In Bullish: How to Run Your Career Like a Business, I talked about growth for its own sake. Growth is good for several reasons — any company you work for considers growth for its own sake to be good, so why should you have a less of a standard for yourself? And if you plan to have children, or to slow down at some point in life, it’s important now to earn more than you need. You don’t need an excuse to want to double your income; you don’t need to tell anyone why you “need” all that money. You just want a “healthy rate of growth.” It’s a great phrase.

The idea that a healthy rate of growth is a necessity is very helpful in negotiating and pursuing new opportunities. If you have decided that your career and/or business will grow by 20% per year, you will simply not be able to meet that target through cost-of-living raises: you will have to develop multiple streams of income, job hunt even when you’re happy at your current position, network even when you don’t need anything from anybody, and ask for more money and then work your ass off to make so much money for your company that passing some of it along to you to keep you working just makes sense.

I started this column by talking about embarrassment, so allow me to return to that topic.

Don’t you often hear women say, “Oh, I’m terrible at math” with no embarrassment at all? Men rarely say this. I have also never heard a woman brag, “Oh, I’m terrible at reading!” Why? Because that would be embarrassing. Why do men score better on math tests, win most math awards, and obtain most math degrees in this country? For a conflated mess of reasons, I’m sure, but I think the phenomenon probably starts with the fact that it’s embarrassing for boys to be bad at math, so most of them work it out.

Interestingly, the gender gap in math that Larry Summers so famously posited doesn’t actually exist in Asia. Because no one told the girls there that they were supposed to be worse at it, and also because, in some cultures, math is viewed as something that is learned as the product of hard work, rather than as something one does or does not have an innate talent for. If you believe that math skill is simply the result of effort (and certainly no one thinks that girls are inferior to boys in applying effort to schoolwork), then not being good at math would be embarrassing.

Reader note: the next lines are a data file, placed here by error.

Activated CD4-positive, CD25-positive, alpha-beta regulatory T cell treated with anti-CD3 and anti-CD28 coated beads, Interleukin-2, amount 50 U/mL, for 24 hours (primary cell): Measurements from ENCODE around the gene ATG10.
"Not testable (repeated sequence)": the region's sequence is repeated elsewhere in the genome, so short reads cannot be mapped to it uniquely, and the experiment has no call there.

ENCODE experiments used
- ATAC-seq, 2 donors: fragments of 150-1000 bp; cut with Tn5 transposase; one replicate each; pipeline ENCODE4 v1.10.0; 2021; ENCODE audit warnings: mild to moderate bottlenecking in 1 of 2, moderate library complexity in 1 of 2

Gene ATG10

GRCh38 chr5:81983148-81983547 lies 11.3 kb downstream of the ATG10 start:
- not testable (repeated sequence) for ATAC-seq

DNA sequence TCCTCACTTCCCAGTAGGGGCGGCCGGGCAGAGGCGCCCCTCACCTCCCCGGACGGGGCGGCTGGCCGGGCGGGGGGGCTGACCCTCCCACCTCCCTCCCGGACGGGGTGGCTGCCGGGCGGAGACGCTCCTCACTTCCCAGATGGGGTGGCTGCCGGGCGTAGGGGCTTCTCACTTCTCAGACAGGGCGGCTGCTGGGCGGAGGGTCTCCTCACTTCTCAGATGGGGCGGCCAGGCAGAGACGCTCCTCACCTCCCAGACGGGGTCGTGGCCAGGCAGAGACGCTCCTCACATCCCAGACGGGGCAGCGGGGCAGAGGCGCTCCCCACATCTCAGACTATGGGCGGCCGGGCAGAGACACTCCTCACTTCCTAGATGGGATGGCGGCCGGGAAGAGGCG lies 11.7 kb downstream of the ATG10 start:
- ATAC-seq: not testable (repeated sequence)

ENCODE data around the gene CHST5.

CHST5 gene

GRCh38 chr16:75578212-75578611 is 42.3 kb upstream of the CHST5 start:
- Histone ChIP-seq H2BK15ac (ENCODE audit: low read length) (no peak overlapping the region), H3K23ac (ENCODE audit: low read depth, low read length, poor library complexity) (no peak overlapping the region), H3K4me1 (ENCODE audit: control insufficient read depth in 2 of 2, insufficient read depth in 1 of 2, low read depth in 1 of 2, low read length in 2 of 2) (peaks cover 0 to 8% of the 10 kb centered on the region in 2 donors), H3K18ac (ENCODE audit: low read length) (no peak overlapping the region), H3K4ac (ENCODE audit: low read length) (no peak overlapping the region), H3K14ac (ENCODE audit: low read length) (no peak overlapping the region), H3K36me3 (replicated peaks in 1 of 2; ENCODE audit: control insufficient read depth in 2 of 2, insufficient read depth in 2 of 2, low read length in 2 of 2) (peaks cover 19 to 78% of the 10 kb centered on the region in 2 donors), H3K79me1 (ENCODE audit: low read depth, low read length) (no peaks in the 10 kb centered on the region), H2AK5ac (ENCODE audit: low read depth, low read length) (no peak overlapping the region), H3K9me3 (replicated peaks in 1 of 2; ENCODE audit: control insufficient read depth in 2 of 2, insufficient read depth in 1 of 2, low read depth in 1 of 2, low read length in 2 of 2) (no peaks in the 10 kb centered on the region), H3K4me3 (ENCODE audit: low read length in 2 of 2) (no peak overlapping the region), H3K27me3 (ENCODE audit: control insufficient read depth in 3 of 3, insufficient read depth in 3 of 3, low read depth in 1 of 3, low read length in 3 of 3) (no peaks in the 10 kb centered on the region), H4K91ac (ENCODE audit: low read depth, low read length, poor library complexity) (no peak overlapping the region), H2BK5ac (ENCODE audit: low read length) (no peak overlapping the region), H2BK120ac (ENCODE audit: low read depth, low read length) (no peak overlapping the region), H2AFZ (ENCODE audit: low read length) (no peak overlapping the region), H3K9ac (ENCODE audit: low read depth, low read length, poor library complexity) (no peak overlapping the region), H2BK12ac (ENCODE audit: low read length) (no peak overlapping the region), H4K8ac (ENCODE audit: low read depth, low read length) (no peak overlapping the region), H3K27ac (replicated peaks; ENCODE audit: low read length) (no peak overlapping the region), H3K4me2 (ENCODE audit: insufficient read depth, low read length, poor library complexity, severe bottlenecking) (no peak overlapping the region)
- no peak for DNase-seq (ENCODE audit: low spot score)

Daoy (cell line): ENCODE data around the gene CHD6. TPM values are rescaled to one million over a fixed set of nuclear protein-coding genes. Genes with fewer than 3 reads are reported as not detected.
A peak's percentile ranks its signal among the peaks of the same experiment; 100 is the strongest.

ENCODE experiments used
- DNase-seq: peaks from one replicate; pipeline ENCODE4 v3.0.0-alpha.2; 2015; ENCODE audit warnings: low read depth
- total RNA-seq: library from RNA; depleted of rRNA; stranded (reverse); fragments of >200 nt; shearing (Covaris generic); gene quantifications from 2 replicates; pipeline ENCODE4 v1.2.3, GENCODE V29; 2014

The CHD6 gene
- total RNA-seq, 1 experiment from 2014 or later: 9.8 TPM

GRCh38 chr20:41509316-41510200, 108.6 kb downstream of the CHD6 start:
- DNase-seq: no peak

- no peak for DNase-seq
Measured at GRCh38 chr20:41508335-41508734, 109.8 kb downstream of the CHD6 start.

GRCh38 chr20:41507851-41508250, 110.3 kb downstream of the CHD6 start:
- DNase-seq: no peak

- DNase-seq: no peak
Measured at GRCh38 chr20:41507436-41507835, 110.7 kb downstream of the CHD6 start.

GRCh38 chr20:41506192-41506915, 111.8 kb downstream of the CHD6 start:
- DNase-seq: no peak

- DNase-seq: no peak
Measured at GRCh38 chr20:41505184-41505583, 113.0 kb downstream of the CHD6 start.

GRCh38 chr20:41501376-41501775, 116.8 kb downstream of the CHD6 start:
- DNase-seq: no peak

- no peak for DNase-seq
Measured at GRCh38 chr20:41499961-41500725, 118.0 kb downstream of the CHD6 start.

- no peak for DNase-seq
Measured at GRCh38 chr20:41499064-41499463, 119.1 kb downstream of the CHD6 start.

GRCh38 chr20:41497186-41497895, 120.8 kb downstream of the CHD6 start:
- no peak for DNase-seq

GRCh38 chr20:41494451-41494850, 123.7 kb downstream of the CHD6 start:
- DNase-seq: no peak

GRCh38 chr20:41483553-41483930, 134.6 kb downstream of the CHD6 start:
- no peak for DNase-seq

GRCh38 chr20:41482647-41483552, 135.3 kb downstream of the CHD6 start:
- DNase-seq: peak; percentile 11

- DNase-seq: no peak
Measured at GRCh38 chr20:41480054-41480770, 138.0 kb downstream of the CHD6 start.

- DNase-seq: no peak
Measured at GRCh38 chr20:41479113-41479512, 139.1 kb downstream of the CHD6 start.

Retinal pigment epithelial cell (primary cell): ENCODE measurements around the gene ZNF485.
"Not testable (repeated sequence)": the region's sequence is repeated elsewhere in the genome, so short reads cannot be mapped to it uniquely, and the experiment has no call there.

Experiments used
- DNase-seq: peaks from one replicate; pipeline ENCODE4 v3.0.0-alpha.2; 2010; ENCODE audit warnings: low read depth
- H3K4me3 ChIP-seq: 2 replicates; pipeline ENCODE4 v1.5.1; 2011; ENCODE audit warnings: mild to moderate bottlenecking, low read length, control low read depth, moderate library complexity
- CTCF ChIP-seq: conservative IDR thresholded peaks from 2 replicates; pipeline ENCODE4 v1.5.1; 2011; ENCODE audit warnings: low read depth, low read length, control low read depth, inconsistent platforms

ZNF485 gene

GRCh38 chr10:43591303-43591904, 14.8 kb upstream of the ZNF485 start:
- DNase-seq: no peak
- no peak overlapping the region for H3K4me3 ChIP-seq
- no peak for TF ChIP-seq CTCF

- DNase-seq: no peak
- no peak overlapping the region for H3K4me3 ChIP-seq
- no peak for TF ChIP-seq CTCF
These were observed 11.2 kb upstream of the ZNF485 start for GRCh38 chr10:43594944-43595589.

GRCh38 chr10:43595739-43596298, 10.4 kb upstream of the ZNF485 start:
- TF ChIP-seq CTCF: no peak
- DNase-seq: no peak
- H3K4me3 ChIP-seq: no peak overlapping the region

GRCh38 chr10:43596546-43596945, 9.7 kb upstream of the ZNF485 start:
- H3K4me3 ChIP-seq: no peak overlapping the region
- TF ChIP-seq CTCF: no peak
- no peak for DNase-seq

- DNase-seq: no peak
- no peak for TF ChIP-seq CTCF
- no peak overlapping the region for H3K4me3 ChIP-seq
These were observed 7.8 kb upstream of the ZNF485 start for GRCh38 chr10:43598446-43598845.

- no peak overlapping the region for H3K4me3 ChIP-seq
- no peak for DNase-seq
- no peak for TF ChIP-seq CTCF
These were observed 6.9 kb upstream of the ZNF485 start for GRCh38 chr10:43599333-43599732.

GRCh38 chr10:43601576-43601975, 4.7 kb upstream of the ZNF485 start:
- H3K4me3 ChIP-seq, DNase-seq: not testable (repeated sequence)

I also think that making money and advancing in a career are the result of effort. Don’t accept that you or anyone is “bad at making money.” Rather, such people generally have some kind of core skill, but have not developed the promotional, networking, or social skills needed to capitalize on that skill. All of those things are learnable as a result of effort.

I hope no one’s been offended here — some people truly like to think small. They are content and feel no special sense of urgency. Some of them are even pursuing spiritual ideas that glorify a lack of desire and striving! I have no desire to tell such people to live differently (and I can’t imagine why any such person would have read this far anyway!) I totally accept that people have wildly diverse personalities and goals.

But if you’ve felt in your career as though maybe you’re being made a fool of by big-thinking hotshots and that you are capable of more, and would thrive on more, then it’s time to ruthlessly cast aside anything taking up your time that is merely okay, merely of the “good for you!” variety, merely good enough for now. To think small would be an embarrassment. It’s time to work more and work towards more, than those around you.

originally published on The Grindstone